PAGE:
Jordan Spieth’s announcement that he’s turning pro came quietly on a Friday afternoon, heralded only by an email news release from the University of Texas. Spieth’s departure is a big deal, though, and not just for those with an interest in the success of Texas golf.
It is the continuation of a trend in college golf.
This is the second consecutive season during which a first-team All-American has turned pro at the midseason break. Peter Uihlein did so last year, departing Oklahoma State for a global schedule on the European and Challenge tours. Now Spieth has left, six months after leading Texas to the NCAA title.
Spieth and Uihlein likely won’t be the last ones to leave early, either. The PGA Tour’s new qualifying structure gives players more incentive to turn pro in December.
Players used to be able to turn pro in August or September and then roll the dice at Q-School. Now they need to get starts on the PGA and Web.com tours before the Web.com Tour Finals, which begin in late August.
A big-name amateur now has a big incentive — namely five more months of potential PGA Tour starts — to turn pro in January instead of waiting until after the NCAA Championship in early June. Turning pro in January also allows a player time to detour to the Web.com Tour if he doesn’t succeed in his PGA Tour starts.
A player must finish in the top 200 of the FedEx Cup points list or top 75 of the Web.com Tour money list to earn a spot in the Web.com Tour Finals.
Spieth was a first-team All-American in 2012 and No. 4 in the current Golfweek/Sagarin College Rankings. He is the only player, other than Tiger Woods, to win multiple US Junior titles. It was Spieth’s performance in pro events that earned him attention, though. He contended in the 2010 and ’11 Byron Nelson Championships. He was the low amateur at this year’s US Open (tied for 21st).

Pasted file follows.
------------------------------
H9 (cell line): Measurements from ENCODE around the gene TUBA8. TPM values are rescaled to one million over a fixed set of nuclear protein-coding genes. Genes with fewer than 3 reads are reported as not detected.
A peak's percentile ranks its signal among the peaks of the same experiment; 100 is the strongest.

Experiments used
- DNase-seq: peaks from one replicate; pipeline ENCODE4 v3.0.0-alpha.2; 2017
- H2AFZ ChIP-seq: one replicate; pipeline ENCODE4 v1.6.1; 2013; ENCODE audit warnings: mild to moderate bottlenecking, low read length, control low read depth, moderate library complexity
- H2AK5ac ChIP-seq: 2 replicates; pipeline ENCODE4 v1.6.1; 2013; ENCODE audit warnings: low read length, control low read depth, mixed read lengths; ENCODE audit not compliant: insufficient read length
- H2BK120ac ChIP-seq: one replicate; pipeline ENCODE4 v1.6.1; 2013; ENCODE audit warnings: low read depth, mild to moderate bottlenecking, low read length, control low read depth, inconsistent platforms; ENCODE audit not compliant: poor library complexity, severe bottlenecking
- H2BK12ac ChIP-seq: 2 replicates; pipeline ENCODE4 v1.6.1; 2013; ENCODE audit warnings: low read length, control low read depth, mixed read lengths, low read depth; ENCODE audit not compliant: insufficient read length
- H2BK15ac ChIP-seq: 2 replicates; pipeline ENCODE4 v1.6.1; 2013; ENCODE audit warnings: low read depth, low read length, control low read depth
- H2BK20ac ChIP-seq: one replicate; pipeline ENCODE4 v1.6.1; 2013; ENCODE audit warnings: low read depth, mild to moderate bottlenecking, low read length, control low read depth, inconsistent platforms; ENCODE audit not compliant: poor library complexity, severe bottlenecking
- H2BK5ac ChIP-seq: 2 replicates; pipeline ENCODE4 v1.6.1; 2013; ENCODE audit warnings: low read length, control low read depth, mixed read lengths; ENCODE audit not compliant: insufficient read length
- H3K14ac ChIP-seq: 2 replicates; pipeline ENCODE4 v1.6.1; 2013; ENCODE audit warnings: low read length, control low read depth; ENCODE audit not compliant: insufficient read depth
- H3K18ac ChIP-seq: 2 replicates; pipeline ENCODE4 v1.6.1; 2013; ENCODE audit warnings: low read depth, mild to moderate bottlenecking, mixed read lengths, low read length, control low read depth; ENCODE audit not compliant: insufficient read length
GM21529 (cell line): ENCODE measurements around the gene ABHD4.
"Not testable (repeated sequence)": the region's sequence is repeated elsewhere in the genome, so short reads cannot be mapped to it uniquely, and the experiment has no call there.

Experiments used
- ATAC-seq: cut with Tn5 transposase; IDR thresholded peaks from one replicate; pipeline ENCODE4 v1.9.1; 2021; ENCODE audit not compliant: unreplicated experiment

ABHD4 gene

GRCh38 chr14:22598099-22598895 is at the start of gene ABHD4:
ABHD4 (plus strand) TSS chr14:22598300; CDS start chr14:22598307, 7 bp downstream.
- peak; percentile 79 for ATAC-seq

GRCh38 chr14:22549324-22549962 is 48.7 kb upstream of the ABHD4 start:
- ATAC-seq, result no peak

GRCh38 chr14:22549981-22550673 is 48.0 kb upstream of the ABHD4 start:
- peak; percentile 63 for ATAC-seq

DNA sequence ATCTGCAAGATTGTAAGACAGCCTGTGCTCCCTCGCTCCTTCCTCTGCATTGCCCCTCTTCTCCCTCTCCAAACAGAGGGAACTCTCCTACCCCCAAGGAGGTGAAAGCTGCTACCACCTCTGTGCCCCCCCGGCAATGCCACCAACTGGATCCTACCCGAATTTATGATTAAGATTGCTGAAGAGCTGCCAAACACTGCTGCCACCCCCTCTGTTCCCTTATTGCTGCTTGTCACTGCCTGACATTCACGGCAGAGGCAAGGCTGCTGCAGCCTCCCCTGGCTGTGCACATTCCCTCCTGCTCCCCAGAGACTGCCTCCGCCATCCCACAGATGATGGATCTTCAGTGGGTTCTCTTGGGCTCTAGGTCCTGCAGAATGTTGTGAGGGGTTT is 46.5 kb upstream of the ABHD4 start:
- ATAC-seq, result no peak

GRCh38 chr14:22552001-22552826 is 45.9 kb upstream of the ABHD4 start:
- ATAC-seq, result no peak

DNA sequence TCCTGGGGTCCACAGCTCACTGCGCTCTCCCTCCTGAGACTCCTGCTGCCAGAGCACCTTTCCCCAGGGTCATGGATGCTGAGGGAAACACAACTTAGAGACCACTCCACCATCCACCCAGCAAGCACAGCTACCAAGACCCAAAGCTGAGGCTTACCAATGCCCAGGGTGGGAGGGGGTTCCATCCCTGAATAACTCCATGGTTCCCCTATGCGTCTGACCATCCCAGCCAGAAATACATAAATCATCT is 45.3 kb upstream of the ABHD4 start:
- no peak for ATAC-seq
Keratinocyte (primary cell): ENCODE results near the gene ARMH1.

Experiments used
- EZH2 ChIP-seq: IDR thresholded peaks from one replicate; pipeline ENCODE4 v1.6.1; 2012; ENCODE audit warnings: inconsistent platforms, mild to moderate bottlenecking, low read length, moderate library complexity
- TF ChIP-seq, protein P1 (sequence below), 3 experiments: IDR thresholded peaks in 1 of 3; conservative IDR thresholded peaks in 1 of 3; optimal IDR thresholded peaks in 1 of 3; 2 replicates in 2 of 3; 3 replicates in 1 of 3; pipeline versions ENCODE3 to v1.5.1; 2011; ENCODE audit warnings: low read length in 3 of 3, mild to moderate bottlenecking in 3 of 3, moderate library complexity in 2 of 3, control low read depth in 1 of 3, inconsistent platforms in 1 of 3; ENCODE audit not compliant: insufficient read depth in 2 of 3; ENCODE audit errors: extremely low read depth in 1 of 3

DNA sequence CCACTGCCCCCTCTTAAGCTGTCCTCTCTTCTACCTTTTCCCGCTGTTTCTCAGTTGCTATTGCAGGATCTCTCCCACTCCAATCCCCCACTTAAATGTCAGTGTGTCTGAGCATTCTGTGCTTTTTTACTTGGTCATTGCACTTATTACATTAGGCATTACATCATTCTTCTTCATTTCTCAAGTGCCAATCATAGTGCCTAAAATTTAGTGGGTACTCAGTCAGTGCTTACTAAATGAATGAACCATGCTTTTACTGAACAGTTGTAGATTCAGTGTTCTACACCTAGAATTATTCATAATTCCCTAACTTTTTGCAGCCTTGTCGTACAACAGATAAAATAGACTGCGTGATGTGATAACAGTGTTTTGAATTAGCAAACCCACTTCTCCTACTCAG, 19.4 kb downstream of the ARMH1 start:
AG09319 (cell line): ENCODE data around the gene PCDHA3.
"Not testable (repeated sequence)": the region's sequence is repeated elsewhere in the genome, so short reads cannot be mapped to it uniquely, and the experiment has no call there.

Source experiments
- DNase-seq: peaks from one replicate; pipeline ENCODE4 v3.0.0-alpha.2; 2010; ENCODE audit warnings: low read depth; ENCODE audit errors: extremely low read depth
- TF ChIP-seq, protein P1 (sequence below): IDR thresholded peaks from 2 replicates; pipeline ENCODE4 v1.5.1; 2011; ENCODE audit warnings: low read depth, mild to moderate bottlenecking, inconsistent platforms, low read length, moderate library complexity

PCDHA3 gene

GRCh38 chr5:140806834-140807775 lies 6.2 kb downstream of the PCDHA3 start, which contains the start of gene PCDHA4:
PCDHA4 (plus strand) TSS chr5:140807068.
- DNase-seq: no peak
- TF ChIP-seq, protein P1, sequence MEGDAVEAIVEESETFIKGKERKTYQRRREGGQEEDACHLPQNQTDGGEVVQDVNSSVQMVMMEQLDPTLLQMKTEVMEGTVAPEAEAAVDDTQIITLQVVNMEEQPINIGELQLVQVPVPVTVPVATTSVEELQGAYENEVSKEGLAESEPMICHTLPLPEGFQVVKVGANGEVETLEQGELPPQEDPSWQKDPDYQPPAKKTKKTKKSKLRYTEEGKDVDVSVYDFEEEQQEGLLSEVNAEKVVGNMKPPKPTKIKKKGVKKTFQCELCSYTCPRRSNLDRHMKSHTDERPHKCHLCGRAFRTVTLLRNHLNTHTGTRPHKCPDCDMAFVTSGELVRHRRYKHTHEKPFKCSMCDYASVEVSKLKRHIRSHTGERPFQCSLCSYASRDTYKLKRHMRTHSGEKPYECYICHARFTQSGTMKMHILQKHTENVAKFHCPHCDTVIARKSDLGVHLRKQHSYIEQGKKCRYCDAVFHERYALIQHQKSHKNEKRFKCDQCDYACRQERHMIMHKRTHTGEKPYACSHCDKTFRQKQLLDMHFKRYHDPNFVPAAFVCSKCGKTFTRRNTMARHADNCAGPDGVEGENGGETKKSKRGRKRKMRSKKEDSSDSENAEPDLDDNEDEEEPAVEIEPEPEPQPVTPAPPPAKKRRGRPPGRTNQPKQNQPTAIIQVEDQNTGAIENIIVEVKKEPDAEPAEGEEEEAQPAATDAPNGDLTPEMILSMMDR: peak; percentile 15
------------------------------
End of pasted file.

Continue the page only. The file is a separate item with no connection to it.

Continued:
Spieth will have to rely on sponsor exemptions and Monday qualifiers for starts after missing at the second stage of this year’s Q-School.
Spieth’s agent, Jay Danzi, said that no sponsorship deals or sponsor exemptions have been finalized. Spieth, obviously, would like his pro debut to happen as soon as possible, with hopes that it will come on the West Coast Swing.
Sponsor exemptions will be hard to come by in 2013, though. Tournaments have been given fewer exemptions to hand out so that more spots can be given to PGA Tour members in this condensed season that runs only from January to September. The standard tour event will have only two unrestricted sponsor exemptions (invitations that can go to non-members) in 2013. Non-members are limited to seven sponsor exemptions per season.
Turning pro in January ensures Spieth will be pro for the PGA Tour’s Texas Swing, where the Dallas native seems likely to receive exemptions. He has received sponsor exemptions to the Byron Nelson Championship (2010, ’11) and Texas Open (2012), and made the cut in all three starts. He also received sponsor exemptions to the Northern Trust Open (missed the cut), AT&T National (missed the cut) and John Deere Classic (tied for 58th) in 2012.
This year’s Northern Trust is scheduled for Feb. 14-17 at Riviera, where Spieth helped Texas to the 2012 NCAA title. He has made the cut in five of eight PGA Tour starts, including two top-25 finishes. A tie for 16th at the 2010 Byron Nelson is his best career Tour finish.
Spieth’s future as a pro has plenty of questions. One thing seems certain, though. He won’t be the last star collegian to turn pro midseason.